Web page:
The NGO says high prices, of cancer drugs in particular, is not only an issue affecting developing nations but wealthy ones too. It says that cancer treatments in Switzerland often cost over CHF 100,000 a year.
Public Eye’s proposed cure is compulsory licensing, an international patent law mechanism that allows lower priced generic drugs to be sold along side patented branded ones. Sometimes successfully used in developing countries, despite pressure from the pharmaceutical industry, Public Eye wants it deployed in Switzerland too.
Thomas Cueni, Director General of the International Federation of Pharmaceutical Industries and Associations, tried to defend drug makers in an interview on RTS, Switzerland’s public broadcaster. He describes compulsory licensing as too simplistic. In response to a question on reducing margins on drugs, given huge industry profits and bonuses, such as the CHF 72 million one initially awarded to the head of Novartis in 2013, he pointed to the medical progress and increase in life expectancy that have occurred over the past 50 years.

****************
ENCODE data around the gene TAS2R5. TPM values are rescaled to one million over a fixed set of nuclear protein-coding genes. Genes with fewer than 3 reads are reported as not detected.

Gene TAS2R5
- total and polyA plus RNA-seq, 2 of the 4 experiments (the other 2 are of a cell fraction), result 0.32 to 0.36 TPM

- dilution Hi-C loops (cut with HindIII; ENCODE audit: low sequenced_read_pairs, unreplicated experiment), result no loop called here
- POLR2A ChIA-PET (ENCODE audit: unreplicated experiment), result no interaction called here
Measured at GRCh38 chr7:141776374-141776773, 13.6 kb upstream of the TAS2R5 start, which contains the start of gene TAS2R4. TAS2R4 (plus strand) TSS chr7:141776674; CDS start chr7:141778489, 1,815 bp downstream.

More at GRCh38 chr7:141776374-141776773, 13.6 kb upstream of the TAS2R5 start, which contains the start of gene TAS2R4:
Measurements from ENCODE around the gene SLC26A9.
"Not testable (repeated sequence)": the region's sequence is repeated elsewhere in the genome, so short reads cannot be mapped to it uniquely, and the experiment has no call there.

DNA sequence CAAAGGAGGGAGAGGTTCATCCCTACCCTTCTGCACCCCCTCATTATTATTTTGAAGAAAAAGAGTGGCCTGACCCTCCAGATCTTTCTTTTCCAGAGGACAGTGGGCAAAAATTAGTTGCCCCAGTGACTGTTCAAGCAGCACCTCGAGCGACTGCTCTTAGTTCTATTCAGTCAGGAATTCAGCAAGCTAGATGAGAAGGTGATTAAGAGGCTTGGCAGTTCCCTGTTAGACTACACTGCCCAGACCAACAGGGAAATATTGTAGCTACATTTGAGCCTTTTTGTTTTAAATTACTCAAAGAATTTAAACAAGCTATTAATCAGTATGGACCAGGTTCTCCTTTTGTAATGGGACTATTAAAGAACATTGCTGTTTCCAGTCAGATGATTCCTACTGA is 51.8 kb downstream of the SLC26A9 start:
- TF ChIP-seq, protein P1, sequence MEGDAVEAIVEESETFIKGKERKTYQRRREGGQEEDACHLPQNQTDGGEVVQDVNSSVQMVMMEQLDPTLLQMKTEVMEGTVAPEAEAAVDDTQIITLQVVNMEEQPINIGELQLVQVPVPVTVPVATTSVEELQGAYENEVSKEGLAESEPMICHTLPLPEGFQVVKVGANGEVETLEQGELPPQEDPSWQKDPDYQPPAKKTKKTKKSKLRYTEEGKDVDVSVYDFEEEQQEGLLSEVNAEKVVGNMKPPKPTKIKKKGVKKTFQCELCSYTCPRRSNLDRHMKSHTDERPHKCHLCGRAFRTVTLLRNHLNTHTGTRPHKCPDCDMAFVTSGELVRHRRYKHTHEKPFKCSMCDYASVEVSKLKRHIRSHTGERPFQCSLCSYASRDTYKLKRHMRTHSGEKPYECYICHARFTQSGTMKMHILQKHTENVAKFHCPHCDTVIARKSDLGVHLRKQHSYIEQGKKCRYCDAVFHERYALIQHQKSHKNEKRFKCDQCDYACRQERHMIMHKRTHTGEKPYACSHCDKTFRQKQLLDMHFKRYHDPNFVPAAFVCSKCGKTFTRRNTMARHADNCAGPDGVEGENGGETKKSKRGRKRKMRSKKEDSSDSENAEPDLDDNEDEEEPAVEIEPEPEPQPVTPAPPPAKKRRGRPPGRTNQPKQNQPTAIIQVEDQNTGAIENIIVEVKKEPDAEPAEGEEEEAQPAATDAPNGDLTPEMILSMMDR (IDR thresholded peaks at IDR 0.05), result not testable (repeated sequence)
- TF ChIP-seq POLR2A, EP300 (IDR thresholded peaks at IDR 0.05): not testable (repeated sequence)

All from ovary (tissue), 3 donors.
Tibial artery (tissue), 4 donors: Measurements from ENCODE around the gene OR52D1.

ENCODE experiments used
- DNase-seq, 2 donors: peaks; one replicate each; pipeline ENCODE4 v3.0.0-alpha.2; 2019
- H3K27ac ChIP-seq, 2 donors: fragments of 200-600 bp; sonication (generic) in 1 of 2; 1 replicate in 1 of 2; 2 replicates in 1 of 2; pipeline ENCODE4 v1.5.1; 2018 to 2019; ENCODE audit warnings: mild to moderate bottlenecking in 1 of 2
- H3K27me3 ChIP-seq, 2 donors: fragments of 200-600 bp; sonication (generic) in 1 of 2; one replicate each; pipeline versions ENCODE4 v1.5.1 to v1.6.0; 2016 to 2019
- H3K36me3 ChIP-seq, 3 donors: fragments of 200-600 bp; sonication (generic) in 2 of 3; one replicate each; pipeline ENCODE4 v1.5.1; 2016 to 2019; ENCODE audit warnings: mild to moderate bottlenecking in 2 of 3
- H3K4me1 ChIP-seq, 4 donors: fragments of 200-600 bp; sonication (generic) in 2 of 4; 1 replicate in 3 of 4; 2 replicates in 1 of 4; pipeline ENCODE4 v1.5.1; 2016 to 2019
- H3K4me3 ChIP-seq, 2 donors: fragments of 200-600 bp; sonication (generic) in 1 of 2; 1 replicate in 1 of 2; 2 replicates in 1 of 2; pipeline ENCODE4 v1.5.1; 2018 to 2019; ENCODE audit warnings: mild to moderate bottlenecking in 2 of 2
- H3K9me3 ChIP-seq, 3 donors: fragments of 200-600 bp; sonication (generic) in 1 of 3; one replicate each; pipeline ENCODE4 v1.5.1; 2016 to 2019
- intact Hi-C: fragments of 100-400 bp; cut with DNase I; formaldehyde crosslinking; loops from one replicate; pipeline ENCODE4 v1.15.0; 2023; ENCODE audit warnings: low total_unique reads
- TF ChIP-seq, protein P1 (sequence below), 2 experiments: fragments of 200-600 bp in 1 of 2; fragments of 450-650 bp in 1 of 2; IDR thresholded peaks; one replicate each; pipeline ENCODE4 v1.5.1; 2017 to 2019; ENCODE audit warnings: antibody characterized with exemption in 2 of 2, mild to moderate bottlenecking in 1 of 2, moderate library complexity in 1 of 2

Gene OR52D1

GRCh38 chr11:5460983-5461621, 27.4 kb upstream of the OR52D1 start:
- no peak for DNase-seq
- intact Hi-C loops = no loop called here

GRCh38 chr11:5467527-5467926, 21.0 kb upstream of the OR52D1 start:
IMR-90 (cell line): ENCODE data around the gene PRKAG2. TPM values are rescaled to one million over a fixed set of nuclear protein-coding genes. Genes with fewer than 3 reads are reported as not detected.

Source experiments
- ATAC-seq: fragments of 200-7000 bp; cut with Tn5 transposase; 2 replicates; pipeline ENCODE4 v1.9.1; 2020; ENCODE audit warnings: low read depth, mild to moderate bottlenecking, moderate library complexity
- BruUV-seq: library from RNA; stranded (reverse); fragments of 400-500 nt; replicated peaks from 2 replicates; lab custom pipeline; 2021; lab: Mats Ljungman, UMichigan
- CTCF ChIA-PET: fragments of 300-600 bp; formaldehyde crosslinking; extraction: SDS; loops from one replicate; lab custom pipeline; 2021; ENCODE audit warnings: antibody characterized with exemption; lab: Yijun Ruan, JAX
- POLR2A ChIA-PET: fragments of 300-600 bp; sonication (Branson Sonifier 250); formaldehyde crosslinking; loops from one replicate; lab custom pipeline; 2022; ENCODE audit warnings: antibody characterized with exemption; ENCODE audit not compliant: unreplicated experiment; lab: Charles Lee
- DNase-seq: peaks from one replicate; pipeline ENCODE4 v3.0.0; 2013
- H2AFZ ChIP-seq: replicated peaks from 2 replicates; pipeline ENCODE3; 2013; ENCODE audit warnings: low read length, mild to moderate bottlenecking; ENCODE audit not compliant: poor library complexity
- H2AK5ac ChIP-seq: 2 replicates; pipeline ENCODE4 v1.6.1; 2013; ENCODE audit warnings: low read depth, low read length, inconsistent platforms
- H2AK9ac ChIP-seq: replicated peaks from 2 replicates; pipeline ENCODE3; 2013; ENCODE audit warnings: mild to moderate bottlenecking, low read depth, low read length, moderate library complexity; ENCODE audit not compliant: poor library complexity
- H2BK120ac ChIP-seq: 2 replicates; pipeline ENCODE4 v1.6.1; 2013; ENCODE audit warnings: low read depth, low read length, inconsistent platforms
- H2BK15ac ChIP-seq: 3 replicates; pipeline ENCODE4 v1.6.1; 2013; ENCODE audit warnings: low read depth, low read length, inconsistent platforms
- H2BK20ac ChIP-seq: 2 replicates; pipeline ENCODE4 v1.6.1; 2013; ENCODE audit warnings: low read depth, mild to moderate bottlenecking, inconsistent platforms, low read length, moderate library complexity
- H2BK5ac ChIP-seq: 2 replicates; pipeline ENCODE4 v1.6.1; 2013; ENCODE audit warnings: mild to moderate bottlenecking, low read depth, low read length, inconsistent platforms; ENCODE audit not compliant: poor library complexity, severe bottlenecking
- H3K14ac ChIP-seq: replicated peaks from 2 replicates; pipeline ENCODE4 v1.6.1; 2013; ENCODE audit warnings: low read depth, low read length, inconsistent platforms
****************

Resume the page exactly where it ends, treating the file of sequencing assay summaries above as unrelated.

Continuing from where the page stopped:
There is an additional challenge to generic drug pricing in Switzerland. Prices of generics are set by reference to their branded equivalents. This results in generic prices higher than across the rest of Europe. Switzerland’s price watchdog estimates annual savings of CHF 400 million if a reference price set at the cost of the lowest priced generic drug was introduced and applied to compulsory insurance reimbursements in Switzerland.